Hi, we are Pei-Pei Lei and Carla Hillerns from the Office of Survey Research at the University of Massachusetts Medical School’s Center of Healthcare Policy and Research. The other day, we asked each other what one analysis tool is most vital to our quantitative survey work. We agreed on the answer – a banner table.
A banner table is a simple thing, really – just a set of crosstabs – but it’s so useful in analysis. For example, the table below shows how people of different ages and insurance types differ in their experiences with their doctors. By displaying all our key variables in one view, a banner table helps us to visualize stories from the data. It allows us to understand if subgroups of our respondents have different behaviors/opinions without having to run multiple analyses.
Hot Tip: We’ve used age and insurance type as our banner points in the table above. Both were collected as part of the same survey that asked respondents how often their doctors listened carefully to them. However, you can use multiple sources to create banner points, such as background data on the sample or previous waves of the survey.
Hot Tip: In setting up your tables, incorporate statistical test results so you can communicate statistically significant differences easily. In the above table, superscripts indicate statistically significant differences between banner points at the 95% confidence level.
Hot Tip: There are plenty of crosstab software packages that can create a large number of banner tables easily, but they usually come with a fee. If you have a limited budget or a small dataset, consider creating your banner tables through tools you already have. Here are a few software packages you might have and how you can create your banner tables with them:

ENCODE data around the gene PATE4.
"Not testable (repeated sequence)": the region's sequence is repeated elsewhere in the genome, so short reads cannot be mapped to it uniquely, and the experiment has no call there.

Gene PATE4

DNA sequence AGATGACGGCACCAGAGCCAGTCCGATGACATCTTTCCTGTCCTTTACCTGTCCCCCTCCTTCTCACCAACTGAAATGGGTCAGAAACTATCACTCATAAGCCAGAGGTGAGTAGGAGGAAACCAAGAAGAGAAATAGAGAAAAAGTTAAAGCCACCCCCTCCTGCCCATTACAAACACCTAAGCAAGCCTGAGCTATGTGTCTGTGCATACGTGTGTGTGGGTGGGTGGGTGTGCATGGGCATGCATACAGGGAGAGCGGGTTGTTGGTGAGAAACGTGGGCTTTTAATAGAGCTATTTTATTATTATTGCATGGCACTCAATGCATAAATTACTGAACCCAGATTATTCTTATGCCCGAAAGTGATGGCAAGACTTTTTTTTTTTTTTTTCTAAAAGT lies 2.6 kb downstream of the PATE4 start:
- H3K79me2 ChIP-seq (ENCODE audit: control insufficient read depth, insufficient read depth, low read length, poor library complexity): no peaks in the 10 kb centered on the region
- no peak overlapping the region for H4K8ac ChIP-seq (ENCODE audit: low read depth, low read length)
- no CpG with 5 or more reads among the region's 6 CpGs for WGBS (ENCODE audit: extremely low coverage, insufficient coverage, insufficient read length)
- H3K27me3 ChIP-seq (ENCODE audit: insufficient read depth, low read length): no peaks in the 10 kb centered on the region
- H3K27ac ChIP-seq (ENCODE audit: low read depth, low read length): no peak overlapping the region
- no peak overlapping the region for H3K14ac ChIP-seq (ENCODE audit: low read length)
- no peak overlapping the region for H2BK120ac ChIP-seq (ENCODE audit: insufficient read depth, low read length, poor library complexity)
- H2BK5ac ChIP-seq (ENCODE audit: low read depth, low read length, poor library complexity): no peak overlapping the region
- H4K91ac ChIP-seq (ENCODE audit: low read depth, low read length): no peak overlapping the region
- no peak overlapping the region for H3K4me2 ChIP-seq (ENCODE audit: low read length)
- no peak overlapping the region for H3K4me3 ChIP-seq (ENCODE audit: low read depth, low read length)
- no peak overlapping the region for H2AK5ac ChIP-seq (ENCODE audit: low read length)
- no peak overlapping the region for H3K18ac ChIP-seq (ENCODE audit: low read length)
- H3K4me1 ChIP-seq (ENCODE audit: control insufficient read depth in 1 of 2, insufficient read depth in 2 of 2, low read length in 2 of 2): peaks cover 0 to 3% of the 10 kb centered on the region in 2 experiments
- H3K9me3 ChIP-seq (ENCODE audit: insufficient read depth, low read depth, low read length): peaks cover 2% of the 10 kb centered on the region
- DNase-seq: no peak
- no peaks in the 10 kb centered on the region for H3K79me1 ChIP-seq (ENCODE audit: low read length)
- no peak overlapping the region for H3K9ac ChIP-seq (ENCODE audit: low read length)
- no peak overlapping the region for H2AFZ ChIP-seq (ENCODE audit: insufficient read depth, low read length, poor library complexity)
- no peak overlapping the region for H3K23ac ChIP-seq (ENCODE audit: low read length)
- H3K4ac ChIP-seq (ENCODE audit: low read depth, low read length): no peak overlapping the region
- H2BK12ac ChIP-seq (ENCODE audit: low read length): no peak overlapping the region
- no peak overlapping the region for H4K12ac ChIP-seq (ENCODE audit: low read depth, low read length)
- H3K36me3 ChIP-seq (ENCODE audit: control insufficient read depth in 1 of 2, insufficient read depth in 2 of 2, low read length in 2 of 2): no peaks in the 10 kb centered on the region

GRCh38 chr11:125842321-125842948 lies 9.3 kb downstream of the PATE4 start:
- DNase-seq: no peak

- Excel: pivot table
- R: table function
- SAS: proc tabulate function
- SPSS: crosstabs comment
- STATA: table comment
- Want more information on banner tables? Check out these websites for more details and examples:
- Are you a Qualtrics user? Here’s a helpful guide to creating crosstabs using your survey software:
- Are you a Confirmit user? Confirmit has a built-in tool, Instant Analytics, for creating banner tables:
Do you have questions, concerns, kudos, or content to extend this aea365 contribution? Please add them in the comments section for this post on the aea365 webpage so that we may enrich our community of practice. Would you like to submit an aea365 Tip? Please send a note of interest to firstname.lastname@example.org . aea365 is sponsored by the American Evaluation Association and provides a Tip-a-Day by and for evaluators.